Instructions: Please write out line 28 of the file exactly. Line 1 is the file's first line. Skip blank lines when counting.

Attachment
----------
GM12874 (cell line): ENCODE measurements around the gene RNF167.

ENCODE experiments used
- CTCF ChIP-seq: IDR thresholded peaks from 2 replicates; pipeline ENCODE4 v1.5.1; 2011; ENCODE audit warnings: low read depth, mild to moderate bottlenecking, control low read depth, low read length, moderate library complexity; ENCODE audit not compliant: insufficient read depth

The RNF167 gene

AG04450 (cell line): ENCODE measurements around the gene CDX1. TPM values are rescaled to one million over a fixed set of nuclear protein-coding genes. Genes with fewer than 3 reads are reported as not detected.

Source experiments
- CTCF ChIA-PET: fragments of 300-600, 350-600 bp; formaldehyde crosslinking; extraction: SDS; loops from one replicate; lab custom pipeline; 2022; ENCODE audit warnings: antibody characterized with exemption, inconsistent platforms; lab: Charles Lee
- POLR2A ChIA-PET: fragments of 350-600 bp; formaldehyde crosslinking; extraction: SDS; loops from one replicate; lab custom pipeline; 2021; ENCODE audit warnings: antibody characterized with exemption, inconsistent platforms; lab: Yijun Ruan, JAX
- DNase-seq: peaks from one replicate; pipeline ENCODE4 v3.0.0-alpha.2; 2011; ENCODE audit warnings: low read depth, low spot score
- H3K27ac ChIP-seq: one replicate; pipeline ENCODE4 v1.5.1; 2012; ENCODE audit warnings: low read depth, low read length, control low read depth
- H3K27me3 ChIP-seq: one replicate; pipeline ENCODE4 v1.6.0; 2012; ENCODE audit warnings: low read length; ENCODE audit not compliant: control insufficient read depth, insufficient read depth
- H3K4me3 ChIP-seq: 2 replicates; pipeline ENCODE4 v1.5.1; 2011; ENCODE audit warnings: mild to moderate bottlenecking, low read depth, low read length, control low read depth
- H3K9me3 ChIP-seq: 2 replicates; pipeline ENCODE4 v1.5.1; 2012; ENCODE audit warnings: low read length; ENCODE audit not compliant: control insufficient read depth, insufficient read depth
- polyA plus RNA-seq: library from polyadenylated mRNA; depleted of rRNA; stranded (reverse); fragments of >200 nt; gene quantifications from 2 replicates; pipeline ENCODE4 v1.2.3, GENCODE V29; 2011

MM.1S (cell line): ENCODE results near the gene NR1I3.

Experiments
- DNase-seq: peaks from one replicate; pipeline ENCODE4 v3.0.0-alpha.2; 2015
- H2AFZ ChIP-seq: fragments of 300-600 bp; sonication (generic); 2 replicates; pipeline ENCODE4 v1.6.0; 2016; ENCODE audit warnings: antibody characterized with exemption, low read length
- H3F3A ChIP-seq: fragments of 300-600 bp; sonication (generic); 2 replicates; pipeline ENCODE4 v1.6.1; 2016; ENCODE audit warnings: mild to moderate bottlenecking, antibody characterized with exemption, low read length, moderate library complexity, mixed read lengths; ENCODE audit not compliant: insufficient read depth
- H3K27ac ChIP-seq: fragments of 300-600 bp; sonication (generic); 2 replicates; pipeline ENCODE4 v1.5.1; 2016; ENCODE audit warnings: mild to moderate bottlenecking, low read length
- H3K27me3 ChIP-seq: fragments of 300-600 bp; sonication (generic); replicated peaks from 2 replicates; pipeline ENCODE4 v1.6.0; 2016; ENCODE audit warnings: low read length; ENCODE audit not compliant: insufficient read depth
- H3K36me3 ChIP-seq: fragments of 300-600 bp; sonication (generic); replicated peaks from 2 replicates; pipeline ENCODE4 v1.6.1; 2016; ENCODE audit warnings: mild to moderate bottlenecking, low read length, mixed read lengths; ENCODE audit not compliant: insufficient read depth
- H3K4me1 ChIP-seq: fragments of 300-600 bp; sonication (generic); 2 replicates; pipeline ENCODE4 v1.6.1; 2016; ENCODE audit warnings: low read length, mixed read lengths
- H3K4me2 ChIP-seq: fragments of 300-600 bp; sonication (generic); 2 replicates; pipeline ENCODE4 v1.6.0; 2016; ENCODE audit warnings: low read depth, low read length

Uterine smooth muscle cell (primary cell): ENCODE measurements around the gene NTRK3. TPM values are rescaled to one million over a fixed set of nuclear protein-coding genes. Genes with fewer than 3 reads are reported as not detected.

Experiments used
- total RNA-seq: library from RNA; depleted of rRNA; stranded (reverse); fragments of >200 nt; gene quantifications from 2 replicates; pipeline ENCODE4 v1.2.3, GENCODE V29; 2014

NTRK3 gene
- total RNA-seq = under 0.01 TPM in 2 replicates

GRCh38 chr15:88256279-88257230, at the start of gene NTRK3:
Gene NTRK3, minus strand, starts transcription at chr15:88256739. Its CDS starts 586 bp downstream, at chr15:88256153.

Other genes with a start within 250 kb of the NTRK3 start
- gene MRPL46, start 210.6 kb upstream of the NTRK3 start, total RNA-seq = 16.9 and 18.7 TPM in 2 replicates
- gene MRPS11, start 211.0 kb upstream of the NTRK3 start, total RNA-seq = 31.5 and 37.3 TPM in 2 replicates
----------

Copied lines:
NTRK3 gene